Getting ready for snow: All-wheel-drive BEVs for under $50,000

Getting ready for snow: All-wheel-drive BEVs for under $50,000

Not so long ago, battery electric vehicles (BEVs, or all-electric cars) were considered dodgy in snow and ice. True, the front-wheel drive (FWD) battery pioneers such as the Volt were heavy and enjoyed a very low center of gravity, giving them exceptionally good traction in snow. But FWD cars are just not as good as an all-wheel-drive vehicle (AWD) such as the Colorado classic, the Subaru Outback. Now there are seven AWD BEVs at moderate price points; BEV drivers no longer have to fear the flakes. On the horizon (teased for model year 2023), is the all-electric Subaru Solterra (only the name is final), which will also be sold as the unpronounceable Toyota bZ4X.

My purchase price cutoff for this article ($50,000 including destination charges and subtracting tax breaks) is arbitrary, but should appeal to many middle-class buyers. Note that to fully qualify for the federal tax break one needs to have income sufficient to pay at least $7500 in federal taxes. State tax breaks vary by state, and many Colorado drivers will qualify for a $2500 additional discount on their state income taxes (these prices do not reflect dealer discounts).

Because cars vary so much in price according to build (AWD v. FWD, range, seat heaters, trim packages, etc.), this article treats each different “build” as a different model, though model names overlap. Starting at the lowest price, the seven moderately priced AWD cars are:

Volkswagen ID.4 AWD Pro, 19” wheels                       $37,400

Ford Mustang Mach-E Select, Std. Range AWD         $39,200

Volkswagen ID.4 AWD Pro S, 19” wheels                    $41,900

Audi Q4 e-tron 50 quattro 19” wheels                       $43,500

Audi Q4 e-tron Sportback 50 quattro 20” wheels      $46,300

Ford Mustang Mach-E Premium, Ext. Range AWD     $49,000

Volvo XC40 Recharge                                                   $49,000

Curiously, Tesla has no entry (Tesla and GM no longer qualify for the federal tax break). Note that the Audi Q4 e-tron is a 2022 model about to be introduced, and it is not to be confused with the substantially larger and more expensive e-tron, e-tron S, or e-tron GT.

This suite of vehicles appears to have matured well beyond the wild-west offerings of say pickup trucks, in that they are neatly matched to each other. They have very similar specifications with regard to vehicle size, range, charging times, number of seats, autonomous driving, and so forth. The specifications are more or less exactly identical in terms of number of motors (2), number of seats (5), width (73-74” with mirrors folded), cargo space (30 cubic feet with the rear seats in use, 60 cubic feet with the seats folded down), maximum level II (home) charge rate (10.5 kW), maximum level III (DC fast charging) rate (125-150 kW), and battery warranty (8 y or 100 K miles, whichever comes first).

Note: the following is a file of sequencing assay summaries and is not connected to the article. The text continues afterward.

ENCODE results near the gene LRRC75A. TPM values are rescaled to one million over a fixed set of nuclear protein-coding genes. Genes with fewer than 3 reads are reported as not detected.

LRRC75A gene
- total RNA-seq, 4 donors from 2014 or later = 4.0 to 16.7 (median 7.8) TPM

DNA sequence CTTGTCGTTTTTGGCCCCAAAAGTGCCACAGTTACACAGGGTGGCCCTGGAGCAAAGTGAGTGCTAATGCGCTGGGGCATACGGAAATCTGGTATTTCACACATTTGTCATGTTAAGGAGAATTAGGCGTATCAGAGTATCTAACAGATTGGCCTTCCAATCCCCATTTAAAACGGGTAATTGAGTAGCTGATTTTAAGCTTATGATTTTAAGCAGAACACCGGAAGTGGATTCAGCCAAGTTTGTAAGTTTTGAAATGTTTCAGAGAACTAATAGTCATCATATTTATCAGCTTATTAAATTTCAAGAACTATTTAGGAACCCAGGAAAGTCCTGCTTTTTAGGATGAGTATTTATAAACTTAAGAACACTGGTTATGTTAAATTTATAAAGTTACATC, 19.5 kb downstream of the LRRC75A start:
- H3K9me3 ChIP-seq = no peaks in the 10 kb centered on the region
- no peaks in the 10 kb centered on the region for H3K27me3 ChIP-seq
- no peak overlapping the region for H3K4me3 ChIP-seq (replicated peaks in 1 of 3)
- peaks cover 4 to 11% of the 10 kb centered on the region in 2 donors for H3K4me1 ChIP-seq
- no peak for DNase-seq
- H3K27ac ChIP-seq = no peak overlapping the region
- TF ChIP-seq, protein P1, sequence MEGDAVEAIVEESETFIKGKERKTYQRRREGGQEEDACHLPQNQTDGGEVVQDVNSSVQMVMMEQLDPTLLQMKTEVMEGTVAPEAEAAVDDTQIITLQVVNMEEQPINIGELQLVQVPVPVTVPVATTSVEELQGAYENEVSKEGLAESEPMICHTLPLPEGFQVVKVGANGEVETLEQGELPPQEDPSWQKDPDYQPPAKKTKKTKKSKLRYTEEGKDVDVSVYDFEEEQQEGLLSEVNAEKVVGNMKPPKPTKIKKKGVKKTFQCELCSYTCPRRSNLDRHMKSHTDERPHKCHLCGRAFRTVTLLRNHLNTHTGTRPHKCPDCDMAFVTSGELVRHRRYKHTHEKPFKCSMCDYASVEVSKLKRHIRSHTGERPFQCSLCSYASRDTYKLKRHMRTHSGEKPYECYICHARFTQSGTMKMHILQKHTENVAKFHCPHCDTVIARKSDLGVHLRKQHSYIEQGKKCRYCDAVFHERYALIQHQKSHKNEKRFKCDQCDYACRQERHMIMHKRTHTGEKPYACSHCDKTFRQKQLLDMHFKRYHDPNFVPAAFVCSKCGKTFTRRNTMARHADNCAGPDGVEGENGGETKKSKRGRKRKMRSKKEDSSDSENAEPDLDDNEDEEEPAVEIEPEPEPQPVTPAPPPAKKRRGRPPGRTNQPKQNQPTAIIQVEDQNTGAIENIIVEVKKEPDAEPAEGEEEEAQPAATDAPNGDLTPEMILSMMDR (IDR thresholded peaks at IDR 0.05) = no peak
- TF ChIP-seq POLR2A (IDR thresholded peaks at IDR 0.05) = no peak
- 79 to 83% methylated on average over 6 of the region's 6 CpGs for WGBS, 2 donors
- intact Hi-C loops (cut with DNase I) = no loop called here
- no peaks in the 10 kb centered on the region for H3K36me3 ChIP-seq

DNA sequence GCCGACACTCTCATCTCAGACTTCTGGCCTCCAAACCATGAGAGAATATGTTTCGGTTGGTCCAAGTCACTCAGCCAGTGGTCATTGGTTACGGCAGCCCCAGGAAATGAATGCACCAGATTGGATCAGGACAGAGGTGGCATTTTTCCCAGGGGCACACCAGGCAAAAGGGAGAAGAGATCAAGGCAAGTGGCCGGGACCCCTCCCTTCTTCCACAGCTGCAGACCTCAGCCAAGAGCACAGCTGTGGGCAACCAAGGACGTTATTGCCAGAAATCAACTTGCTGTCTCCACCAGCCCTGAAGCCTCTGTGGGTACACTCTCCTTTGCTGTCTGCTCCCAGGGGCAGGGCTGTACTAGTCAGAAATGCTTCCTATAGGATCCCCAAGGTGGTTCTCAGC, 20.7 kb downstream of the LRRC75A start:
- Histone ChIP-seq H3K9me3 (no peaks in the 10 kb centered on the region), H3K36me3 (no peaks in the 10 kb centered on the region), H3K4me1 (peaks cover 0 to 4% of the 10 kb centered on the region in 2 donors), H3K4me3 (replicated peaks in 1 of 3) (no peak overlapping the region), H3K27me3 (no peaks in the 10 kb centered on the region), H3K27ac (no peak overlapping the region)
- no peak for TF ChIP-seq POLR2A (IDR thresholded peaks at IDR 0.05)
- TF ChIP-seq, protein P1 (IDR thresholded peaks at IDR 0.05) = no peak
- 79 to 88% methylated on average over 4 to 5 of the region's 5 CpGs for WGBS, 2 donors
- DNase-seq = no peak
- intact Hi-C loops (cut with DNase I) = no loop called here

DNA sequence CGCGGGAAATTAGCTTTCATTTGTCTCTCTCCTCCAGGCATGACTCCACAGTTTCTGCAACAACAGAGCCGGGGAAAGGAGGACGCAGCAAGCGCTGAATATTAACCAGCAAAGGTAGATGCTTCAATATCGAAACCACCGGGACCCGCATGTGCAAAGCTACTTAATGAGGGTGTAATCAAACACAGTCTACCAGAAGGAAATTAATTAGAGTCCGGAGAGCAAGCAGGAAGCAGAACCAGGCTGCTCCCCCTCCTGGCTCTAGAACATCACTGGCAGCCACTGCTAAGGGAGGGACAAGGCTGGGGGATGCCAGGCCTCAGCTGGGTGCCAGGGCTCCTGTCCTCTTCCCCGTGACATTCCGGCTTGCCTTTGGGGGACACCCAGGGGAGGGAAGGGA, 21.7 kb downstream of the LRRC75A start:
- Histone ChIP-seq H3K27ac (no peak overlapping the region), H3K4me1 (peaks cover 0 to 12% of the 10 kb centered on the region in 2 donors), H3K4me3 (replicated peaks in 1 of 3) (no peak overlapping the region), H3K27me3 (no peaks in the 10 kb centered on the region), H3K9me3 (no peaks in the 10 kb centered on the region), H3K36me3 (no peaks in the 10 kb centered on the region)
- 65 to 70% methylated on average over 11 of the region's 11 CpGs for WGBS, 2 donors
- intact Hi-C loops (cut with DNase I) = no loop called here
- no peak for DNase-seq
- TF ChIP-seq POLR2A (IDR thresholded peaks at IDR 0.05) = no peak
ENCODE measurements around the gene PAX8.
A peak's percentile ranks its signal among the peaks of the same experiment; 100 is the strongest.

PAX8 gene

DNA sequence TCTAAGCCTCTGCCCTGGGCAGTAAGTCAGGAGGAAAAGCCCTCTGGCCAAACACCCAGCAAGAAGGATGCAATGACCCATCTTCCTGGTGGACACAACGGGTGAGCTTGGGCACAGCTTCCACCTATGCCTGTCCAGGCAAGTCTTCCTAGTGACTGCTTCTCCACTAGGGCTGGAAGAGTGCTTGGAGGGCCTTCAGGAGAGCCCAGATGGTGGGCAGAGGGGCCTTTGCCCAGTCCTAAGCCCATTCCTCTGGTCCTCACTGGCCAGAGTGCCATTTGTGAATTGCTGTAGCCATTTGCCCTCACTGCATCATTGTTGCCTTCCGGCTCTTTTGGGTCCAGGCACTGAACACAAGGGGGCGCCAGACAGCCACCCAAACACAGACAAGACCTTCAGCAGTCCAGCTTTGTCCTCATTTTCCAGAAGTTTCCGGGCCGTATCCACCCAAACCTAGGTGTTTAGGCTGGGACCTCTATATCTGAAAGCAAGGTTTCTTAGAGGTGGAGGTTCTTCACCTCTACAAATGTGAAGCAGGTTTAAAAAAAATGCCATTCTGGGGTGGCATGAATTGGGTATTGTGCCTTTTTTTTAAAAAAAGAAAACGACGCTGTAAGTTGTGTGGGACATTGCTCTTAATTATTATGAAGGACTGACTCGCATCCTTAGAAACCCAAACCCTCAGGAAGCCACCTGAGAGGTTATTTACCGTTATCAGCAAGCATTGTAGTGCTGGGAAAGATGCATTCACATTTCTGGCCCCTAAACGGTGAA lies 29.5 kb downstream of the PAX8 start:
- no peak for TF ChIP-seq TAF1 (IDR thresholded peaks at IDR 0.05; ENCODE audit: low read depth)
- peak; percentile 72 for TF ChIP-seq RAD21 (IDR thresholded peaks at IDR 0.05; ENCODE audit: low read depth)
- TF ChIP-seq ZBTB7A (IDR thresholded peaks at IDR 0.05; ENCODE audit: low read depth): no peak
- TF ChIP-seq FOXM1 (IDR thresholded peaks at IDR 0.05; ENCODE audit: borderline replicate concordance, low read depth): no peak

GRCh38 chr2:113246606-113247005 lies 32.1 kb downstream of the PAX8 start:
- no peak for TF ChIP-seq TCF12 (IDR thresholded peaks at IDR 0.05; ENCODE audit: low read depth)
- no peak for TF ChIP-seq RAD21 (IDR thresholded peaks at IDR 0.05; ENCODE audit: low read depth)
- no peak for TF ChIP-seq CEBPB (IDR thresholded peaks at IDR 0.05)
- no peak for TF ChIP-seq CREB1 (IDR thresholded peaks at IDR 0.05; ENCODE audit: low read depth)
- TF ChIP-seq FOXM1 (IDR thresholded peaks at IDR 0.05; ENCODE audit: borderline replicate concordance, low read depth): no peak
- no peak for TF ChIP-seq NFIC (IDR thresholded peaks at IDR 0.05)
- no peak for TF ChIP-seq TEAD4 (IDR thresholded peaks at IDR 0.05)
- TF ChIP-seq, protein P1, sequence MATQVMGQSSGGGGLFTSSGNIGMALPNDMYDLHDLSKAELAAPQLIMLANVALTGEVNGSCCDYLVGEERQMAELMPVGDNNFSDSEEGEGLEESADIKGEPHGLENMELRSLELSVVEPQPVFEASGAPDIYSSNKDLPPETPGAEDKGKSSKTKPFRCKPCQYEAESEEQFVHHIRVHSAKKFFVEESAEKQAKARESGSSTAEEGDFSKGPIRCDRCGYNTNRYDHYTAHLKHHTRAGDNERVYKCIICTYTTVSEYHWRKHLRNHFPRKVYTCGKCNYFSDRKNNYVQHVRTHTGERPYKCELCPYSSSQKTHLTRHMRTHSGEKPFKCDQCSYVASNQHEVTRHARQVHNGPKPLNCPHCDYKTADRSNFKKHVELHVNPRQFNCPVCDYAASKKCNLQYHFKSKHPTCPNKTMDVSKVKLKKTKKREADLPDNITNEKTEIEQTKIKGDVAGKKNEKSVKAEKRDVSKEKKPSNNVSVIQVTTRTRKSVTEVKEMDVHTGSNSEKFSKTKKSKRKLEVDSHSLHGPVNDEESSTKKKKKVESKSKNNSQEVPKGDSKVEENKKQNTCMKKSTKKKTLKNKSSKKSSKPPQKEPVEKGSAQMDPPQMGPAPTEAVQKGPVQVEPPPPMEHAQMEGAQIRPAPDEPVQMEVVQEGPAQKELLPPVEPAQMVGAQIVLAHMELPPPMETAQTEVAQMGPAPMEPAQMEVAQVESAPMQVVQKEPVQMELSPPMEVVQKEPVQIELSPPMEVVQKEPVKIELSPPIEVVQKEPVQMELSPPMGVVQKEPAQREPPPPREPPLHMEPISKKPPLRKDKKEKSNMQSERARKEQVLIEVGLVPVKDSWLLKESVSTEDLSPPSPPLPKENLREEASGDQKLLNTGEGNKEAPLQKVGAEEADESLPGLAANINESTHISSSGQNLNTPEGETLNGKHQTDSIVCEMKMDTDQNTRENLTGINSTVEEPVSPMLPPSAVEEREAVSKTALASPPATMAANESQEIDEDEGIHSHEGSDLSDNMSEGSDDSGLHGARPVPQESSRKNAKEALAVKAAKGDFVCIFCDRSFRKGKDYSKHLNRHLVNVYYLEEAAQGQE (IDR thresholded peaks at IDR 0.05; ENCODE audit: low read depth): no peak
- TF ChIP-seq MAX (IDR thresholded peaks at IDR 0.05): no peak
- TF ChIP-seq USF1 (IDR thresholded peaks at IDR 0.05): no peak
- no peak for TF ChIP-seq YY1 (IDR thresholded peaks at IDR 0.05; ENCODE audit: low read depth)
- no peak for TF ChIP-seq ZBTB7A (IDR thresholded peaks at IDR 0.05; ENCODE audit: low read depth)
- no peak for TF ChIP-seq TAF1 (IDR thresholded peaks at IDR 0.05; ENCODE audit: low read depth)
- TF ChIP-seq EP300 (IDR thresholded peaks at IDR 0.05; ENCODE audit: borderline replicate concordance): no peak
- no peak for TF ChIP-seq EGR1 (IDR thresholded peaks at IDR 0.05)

The primary functional differences are relatively slight: range (211 to 270 miles), 0-60 mph time (4.7 – 5.8 sec), length (174-186 inches), ground clearance (5.7 – 8.1 inches; none is a great candidate for off-roading), towing capacity (none to 2700 pounds), autonomous driving (myriad details), front row seat heaters (standard or an option), and dealership presence in the Four Corners (none to several).

Range: The Mach-E with standard range is the lowest (211 mi.); the Mach-E with the extended range is the highest (270 mi.). The others are nearly identical (223-249: Volvo to ID.4 AWD Pro).

Acceleration (0-60 mph): Different sources give different values, but the Volvo XC40 Recharge and extended range Mach-E are slightly better (4.7-4.8 sec) than the others (mostly around 5.7 sec). These are not exceptionally high performance vehicles, but they do better than almost any stock ICE (internal combustion engine) car, and besides, who needs to lay rubber on snow?

Length: The outlier is the slightly shorter Volvo, which should be easier to park (174.2”) compared to the others (181-186”).

Ground clearance: These vehicles are usually described as “crossovers” rather than compact SUVs, and they are very well equipped for driving on snowy roads, but they are not really meant for off-roading. The VWs and Volvo have enough clearance (8.1-8.2”) to manage some fairly rough roads (Kennebec Pass?), but the others should probably stay on the highway (5.7”).

Towing capacity: Third parties claim that all of these cars can tow at least 2000 pounds, but Ford makes no claim that the Mach-E can tow. The nominal winners are the VWs, which are said to tow 2700 pounds, a respectable small mobile home, boat, or utility trailer.